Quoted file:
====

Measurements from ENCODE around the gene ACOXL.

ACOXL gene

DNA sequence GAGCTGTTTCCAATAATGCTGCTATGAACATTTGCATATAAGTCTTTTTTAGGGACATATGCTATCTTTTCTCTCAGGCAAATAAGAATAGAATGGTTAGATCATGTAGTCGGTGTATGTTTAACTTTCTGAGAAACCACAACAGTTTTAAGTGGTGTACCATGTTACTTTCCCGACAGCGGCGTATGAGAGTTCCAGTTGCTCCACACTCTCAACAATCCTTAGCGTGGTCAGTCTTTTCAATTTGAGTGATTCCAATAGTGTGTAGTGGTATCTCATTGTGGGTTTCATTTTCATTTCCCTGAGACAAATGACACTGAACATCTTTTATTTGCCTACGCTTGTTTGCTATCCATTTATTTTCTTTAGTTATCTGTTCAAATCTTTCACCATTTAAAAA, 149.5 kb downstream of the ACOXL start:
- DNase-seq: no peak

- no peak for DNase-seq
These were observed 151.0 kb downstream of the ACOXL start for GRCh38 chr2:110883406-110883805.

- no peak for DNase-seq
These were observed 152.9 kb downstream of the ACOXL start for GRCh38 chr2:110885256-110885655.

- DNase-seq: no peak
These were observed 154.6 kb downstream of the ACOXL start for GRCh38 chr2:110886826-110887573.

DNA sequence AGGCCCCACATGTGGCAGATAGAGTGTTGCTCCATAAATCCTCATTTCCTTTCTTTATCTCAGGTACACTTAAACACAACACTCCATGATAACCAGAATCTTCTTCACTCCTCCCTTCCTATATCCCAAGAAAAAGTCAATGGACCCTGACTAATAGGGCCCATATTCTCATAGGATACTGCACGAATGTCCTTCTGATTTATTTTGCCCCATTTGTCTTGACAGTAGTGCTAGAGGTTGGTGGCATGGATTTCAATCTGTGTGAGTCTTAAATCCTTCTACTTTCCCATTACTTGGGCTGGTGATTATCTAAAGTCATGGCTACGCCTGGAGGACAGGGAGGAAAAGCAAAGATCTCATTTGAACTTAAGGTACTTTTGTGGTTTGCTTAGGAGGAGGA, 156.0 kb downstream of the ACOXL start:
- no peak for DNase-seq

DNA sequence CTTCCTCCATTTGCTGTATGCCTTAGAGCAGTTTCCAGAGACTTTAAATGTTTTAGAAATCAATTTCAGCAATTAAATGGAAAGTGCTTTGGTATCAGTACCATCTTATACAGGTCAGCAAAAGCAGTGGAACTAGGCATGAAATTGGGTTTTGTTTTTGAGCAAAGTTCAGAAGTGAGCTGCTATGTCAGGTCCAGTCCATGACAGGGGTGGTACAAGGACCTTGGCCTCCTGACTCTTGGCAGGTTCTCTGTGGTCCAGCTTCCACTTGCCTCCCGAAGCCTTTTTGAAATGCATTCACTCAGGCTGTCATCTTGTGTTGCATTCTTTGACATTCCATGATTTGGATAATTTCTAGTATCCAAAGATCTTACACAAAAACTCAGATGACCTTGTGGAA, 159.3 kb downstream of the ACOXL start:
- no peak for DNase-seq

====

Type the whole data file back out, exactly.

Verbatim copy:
Measurements from ENCODE around the gene ACOXL.

ACOXL gene

DNA sequence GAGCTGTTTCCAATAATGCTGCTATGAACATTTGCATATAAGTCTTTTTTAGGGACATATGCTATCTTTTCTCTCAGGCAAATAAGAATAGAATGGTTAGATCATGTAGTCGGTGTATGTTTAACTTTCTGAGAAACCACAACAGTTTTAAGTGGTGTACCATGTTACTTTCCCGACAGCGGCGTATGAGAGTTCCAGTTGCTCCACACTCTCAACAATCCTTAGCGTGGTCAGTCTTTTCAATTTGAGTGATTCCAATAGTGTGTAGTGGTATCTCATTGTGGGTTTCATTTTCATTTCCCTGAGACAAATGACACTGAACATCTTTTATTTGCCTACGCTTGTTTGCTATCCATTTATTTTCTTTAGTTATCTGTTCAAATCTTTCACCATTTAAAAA, 149.5 kb downstream of the ACOXL start:
- DNase-seq: no peak

- no peak for DNase-seq
These were observed 151.0 kb downstream of the ACOXL start for GRCh38 chr2:110883406-110883805.

- no peak for DNase-seq
These were observed 152.9 kb downstream of the ACOXL start for GRCh38 chr2:110885256-110885655.

- DNase-seq: no peak
These were observed 154.6 kb downstream of the ACOXL start for GRCh38 chr2:110886826-110887573.

DNA sequence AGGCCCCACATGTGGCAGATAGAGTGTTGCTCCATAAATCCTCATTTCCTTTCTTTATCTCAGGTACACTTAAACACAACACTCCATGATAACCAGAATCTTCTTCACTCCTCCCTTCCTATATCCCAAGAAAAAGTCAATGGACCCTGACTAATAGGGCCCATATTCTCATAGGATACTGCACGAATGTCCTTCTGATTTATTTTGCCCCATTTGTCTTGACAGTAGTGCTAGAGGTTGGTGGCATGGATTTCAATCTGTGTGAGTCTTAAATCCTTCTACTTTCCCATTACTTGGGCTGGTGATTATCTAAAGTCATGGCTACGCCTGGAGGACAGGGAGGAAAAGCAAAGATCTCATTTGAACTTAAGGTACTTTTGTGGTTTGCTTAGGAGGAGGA, 156.0 kb downstream of the ACOXL start:
- no peak for DNase-seq

DNA sequence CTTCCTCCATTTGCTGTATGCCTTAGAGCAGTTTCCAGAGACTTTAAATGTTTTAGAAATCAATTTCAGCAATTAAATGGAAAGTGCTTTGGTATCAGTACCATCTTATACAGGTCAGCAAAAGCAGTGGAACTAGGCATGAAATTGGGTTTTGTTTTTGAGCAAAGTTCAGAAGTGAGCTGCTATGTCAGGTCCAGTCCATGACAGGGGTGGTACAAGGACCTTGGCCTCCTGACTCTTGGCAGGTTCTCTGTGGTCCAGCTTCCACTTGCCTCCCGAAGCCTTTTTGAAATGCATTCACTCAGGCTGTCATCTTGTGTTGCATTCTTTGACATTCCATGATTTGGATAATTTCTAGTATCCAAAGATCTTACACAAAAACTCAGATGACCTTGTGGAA, 159.3 kb downstream of the ACOXL start:
- no peak for DNase-seq